No announcement yet.

Live from Working 2 Walk 2010!

  • Filter
  • Time
  • Show
Clear All
new posts

    Did anyone ask about the status of a clinical trial for acutes based on Davies April 2006 paper, "Astrocytes derived from glial-restricted precursors promote spinal cord repair"? This is nearly 5 years old.

    The point being the best paper won't help anyone if it doesn't go to trial. I hope the soon to be released paper will be met with action.


      Schmecky; good call. All the papers in the world won't cure anything until proven in trail.

      keeping on


        Originally posted by carbar View Post
        A very big thanks to all at U2FP for organizing the conference and for bringing in such a great bunch of scientists and rehab specialists. And congrats to all those who managed to haul their butts to Phoenix - no easy task but so well worth it I think.
        I know that the talks were filmed and are planned to be available online sometime soon so anyone who didn't manage to get there will be able to hear the nuts and bolts of where the science is right now. What you won't see though are the smaller group discussions with the scientists which were really great, and the get togethers in the hallways, bar etc. And what really inspired me was to see the likes of Ed Wirth, Stephen Davies, Philip Horner and Frank Reynolds huddled together in a corner in deep discussion, and seeing them attend each others sessions, asking each other questions. These guys are really with us all the way - I think we are lucky to have them. Like Dr Young they are fully committed to pushing the science through all the hoops it has to go through to get to clinical trials, and it's our job to keep supporting them. A good starting point is to get behind U2FP!
        Thanks Barbara for your kind words. It was so good to see you again and I'm happy to hear your thoughts on last week parallel mine.

        It was wonderful to see so many people travel from great distances to attend W2W. England, Ireland, Norway, Hong Kong and Spain were all there, reminding us this is a global issue. Anyone, anywhere, can suffer a SCI. A message each of us should be sharing with the world.

        This conference was extraordinary. My contribution was helping to provide a venue and bring people together who share a common goal. The people attending made it a success. The venue was perfect and I loved the size of the group. This was truly a remarkable group of people who are leading the way to a cure for SCIs. You could feel the passion and dedication in the air.

        So many individuals and their families and friends committed themselves to the physical and financial challenges of attending. I can’t thank them enough for their participation in Working 2 Walk. The sense of community and can do spirit that each person brought is immeasurable.

        Our presenters were great! The research is without a doubt, advancing and I think the SCI community can help increase the pace at which it moves forward. I was excited last year to have an opportunity to put together a panel to talk about the parameters of conducting human clinical trials. This year, we talked about current and proposed clinical trials. We’re moving forward and it’s exciting to turn a very important corner. Our presenters are dedicated and passionate about finding a cure for SCIs and keeping us healthy. They care about this community and deserve our support and respect. It was interesting that a couple of them actually have personal ties to curing paralysis too. Each presenter shared what they could and took the time to listen to us as well.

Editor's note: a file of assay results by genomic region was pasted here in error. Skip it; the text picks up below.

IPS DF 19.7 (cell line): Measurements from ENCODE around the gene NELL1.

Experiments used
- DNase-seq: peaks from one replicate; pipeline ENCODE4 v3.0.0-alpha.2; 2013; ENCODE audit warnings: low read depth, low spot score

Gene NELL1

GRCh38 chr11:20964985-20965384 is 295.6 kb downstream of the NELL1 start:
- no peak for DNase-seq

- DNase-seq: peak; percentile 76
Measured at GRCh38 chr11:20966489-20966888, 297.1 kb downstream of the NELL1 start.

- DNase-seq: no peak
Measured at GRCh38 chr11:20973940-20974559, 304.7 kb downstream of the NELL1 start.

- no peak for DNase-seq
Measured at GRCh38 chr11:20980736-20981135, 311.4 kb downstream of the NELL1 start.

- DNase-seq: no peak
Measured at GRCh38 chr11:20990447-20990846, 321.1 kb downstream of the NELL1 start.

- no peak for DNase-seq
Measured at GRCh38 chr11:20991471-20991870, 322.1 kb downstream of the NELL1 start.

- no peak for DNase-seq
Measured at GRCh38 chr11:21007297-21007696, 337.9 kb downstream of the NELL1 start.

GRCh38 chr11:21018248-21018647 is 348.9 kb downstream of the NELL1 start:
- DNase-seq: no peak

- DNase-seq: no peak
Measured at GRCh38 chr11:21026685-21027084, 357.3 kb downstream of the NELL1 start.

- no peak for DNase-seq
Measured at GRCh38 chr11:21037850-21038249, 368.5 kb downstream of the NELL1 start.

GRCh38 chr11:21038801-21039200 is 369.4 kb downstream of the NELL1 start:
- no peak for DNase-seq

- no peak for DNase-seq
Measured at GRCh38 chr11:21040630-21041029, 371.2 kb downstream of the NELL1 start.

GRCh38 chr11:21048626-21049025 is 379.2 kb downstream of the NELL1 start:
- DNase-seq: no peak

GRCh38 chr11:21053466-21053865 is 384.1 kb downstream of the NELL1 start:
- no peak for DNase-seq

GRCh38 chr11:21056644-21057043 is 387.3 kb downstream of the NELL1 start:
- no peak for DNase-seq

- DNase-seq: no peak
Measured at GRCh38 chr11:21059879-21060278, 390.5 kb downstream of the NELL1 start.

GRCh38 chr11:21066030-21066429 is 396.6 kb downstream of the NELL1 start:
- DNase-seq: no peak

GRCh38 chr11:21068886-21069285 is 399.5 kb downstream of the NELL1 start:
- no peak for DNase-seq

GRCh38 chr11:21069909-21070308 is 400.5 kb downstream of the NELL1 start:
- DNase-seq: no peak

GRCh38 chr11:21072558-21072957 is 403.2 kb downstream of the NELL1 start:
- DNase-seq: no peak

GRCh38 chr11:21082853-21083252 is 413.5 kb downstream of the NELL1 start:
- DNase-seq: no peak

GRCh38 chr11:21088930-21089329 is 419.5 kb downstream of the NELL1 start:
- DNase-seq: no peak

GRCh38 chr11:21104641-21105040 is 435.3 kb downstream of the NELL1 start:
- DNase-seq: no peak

And then of course, there were the ADVOCATES!!!! The absolute best group of advocates I have witnessed under one roof! What a great foundation they provide for research to build on. Karen Miner was presented with our first “Kick Ass Advocate” award. I have to share her story for those of you who don’t know it. She’s a mentor for all of us.
        Karen was injured in a car accident nearly 20 years ago, but has never felt sorry for herself and never looked back. Shortly after her injury she began advocating for passage of the Roman Reed Research Act in California, a successful effort that immediately increased awareness of SCIs and created a funding source to accelerate the progress of research. She didn’t stop there. In 2001 she joined with other volunteers, many living with SCIs, to do a fundraiser to support research. They organized a golf tournament in their little town of 600, and Research for Cure was born. Today Research for Cure hosts a golf tournament, 5k run, and two dinner auctions annually. They have no office space, equipment or salaries in their budget, just the expenses of their fundraising events. Karen believes that the commitment of SCI survivors is just as important as the commitment of research scientists if we are to accelerate progress and bring therapies from the lab to human application. To date, Research for Cure has raised more than $450,000 for the Reeve-Irvine Research Center.
        I know good things will happen as a result of this conference. The collaboration that went on during this conference will continue in the days and months ahead and move us closer to a cure. It certainly renewed my commitment to cure paralysis!
        "Our lives begin to end the day
        we become silent about things that matter."
        - Martin Luther King Jr